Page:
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Tuesday, May 14, 2024

Before You Go: ‘Track Tips’

CRL columnist John Gray offers up some tips for playing the ponies in Saratoga.

Albert Einstein was once asked for a simple explanation of his “Theory of Relativity.” He said, “Put your hand on a hot stove for a minute and it seems like an hour. Sit with a pretty girl for an hour and it seems like a minute. That’s relativity.” I thought of old Albert this past winter as we suffered the cold, snow and misery that is upstate New York. There were exactly 89 days last winter (yes I counted) and I think you’d agree 88 of them stunk. All of which is my way of saying thank God summer is here and I can’t wait to get to the track.

I’m speaking of Saratoga of course. I’ve been going up the Northway since I was a teenager, risking a dollar or two and taking in the sights and sounds that are uniquely Saratoga. I think, applying Einstein’s theory, this summer more than any in recent memory, we are going to enjoy the sunshine a little more after that winter of discontent. For some, that means barbecues, boats and beaches; others are happy to take a book to the park and soak in the rays. Whatever flavor is right for you, I do hope you enjoy it. On the off chance you are planning a trip to the Spa city, I feel it is my obligation to impart some wisdom on the do’s and don’ts of the track. Since people love lists, we’ll call this my Top 10.

Parking. The rules are simple, the closer you want to be the more you pay. Personally, I’m partial to the Wright street clubhouse entrance where you can drop ten bucks and walk less than a football field’s length into the gate. Just remember the track has multiple sides and entrances so pay attention to where you park and come in. If you hang out with Sam Adams all day and stumble out at dusk, you may be looking for your car until Labor Day.

Tip sheets. As you walk in the track you’ll find guys (and kids) selling tip sheets they promise will give you winners and make you rich. They say things like, “We had the first 15 races right yesterday.” Forgetting the fact there were only nine races the day previous, ask yourself this simple query: If they really knew who was going to win wouldn’t they be inside betting rather than telling you?

Clubhouse vs. grandstand. If you’re a shorts and t-shirt kind of person, you want the grandstand. If you enjoy wearing pants and a shirt with a collar and prefer not to rub elbows with so many of the sweaty masse, the clubhouse is for you.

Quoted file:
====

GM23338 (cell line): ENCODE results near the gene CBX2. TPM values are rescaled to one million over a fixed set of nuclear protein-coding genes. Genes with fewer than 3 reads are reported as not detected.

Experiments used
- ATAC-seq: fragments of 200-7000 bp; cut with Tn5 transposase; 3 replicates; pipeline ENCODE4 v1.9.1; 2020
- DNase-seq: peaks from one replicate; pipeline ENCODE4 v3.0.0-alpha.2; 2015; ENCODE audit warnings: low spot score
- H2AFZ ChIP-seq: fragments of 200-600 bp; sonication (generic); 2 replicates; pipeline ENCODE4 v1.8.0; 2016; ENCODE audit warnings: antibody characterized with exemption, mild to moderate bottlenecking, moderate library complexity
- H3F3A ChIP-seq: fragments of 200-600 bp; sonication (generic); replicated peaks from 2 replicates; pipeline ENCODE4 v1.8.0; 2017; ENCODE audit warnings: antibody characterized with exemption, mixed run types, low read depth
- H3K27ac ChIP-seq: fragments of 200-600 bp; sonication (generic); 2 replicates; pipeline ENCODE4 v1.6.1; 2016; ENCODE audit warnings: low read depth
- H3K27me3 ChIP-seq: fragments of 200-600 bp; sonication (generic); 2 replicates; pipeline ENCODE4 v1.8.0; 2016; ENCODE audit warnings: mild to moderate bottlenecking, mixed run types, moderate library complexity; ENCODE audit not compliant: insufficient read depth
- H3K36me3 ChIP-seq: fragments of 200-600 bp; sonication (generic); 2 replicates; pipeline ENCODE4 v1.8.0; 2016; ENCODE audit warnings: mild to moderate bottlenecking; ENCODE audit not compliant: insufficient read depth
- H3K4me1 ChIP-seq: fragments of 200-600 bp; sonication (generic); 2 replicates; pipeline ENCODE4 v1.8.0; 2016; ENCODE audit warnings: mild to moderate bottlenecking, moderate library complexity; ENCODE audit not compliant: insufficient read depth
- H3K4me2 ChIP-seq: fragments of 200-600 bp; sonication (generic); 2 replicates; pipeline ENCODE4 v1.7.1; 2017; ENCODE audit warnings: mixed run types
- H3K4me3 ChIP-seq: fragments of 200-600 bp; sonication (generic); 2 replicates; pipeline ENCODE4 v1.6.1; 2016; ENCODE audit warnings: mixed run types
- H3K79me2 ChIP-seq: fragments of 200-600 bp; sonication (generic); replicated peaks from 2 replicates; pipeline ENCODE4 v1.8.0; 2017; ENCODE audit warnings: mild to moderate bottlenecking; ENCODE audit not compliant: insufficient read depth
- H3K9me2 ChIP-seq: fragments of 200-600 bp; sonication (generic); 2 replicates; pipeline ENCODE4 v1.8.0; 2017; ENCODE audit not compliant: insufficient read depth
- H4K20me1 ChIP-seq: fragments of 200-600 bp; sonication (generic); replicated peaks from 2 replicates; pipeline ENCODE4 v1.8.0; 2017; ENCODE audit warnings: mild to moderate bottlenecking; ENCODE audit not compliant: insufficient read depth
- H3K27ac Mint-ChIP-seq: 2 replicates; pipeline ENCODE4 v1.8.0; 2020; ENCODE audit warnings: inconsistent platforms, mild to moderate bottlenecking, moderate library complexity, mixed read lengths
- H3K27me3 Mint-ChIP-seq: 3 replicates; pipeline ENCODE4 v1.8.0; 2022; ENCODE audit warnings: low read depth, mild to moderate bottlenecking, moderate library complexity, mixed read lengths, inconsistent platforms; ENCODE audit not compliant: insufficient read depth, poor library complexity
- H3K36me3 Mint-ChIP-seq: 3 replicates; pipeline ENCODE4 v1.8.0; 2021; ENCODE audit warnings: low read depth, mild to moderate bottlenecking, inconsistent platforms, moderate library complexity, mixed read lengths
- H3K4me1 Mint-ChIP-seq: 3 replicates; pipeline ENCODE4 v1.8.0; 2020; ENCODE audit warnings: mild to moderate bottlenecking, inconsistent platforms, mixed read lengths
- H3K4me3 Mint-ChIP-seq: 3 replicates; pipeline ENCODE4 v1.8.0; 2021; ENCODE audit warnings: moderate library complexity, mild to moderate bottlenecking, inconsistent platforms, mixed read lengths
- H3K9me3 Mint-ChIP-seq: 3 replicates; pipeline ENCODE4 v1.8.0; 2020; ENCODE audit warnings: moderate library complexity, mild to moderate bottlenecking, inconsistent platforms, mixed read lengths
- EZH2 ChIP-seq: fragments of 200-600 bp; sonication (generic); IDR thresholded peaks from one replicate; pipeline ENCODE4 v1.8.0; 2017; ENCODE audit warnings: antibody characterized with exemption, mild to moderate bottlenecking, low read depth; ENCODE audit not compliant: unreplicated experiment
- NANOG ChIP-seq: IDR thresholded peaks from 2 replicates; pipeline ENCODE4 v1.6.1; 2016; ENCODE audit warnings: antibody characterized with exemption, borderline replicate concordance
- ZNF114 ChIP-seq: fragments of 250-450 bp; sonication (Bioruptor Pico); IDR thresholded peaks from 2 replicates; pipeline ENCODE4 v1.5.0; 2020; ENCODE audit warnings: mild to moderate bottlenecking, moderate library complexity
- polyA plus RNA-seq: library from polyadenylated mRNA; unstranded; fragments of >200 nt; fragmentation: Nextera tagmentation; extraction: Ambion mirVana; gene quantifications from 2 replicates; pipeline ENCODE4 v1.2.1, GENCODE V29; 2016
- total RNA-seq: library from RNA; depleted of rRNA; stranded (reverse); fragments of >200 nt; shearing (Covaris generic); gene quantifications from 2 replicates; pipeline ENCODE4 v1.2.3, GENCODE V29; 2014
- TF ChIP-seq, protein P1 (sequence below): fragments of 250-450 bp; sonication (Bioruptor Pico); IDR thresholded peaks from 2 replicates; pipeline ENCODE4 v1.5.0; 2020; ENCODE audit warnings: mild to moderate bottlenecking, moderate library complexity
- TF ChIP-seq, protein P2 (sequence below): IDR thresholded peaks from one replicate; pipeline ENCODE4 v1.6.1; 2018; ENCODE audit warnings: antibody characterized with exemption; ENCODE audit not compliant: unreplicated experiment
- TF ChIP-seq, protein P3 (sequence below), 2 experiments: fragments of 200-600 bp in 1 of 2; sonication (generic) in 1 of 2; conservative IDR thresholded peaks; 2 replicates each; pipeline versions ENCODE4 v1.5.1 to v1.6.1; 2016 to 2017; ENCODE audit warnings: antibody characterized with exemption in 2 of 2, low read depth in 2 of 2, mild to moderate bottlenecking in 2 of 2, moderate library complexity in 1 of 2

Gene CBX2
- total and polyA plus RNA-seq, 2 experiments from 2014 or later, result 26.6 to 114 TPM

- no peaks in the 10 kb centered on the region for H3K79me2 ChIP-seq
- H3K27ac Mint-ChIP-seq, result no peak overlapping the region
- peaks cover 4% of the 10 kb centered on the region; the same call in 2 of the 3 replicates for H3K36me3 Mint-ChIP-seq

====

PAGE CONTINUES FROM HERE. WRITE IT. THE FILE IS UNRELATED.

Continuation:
Dining vs. seating. If you go to the clubhouse but need to sit, bite the bullet and get a table at The Porch or Turf Terrace. People try to cheap out and just pay for a clubhouse seat, which is a small fold out chair like the ones you’ll find at a ballpark, figuring they’ll save money getting up and buying a hotdog. By the time you pay for admission, the cramped seat and drop $15 on the dog, fries and drink, you could have sat in comfort with a view of the track and had a turkey club sandwich.

Fashion sense. You’ll quickly learn there is too much and not enough of both at the track. Put bluntly, no hat can be too big or dress too small for some women and the guys, oh boy; well to be polite half of them look like they fell off the cover of Field and Stream magazine from the 70’s. Oh and seeing a man in a bright orange jacket with yellow pants is not out of the ordinary. Just wear sunglasses and, for heaven’s sake, whatever is walking toward you, don’t stare.

Don’t assume. If you see a 60-year-old man with a 30-year-old woman, don’t assume that’s his daughter. The same holds true for a strapping young man with a more “seasoned” woman. The eye candy comes in all varieties.

Visit the paddock. Wherever you decide to hang out for the day make sure you venture down to the paddock area where the horses are saddled and paraded about. It is a quiet beautiful part of the track and you can look the horses in the eye before the race and see if any of them wink at you.

Betting. Every day, there are thousands of people who think they know what they are doing and by the end of the day their losing betting slips litter the ground all over the track. My advice, pick a horse with a name you like and bet so little you won’t care if you lose it.

After party. From Siros to The Horseshoe, there are lots of places to have fun when the racing is done. My only advice: if you do plan to go out I’d go up to the track later in the day, around the fifth race, because going nonstop from noon until midnight is exhausting. And last but not least:

Say hello. My television station has a big news set near the clubhouse entrance and I’m there every Wednesday, Thursday and Friday. Don’t be afraid to say “hi.” I’ll be the guy in the orange jacket. Kidding. Enjoy your summer!

John Gray
John Gray
John Gray is an Emmy-winning journalist and writer. In addition to his 32 years of television experience, John is the author of three children's books and two novels. He is married with three children. He and his lovely wife Courtney have five dogs, three of them are rescues with special needs. They make their quiet home in Rensselaer County.

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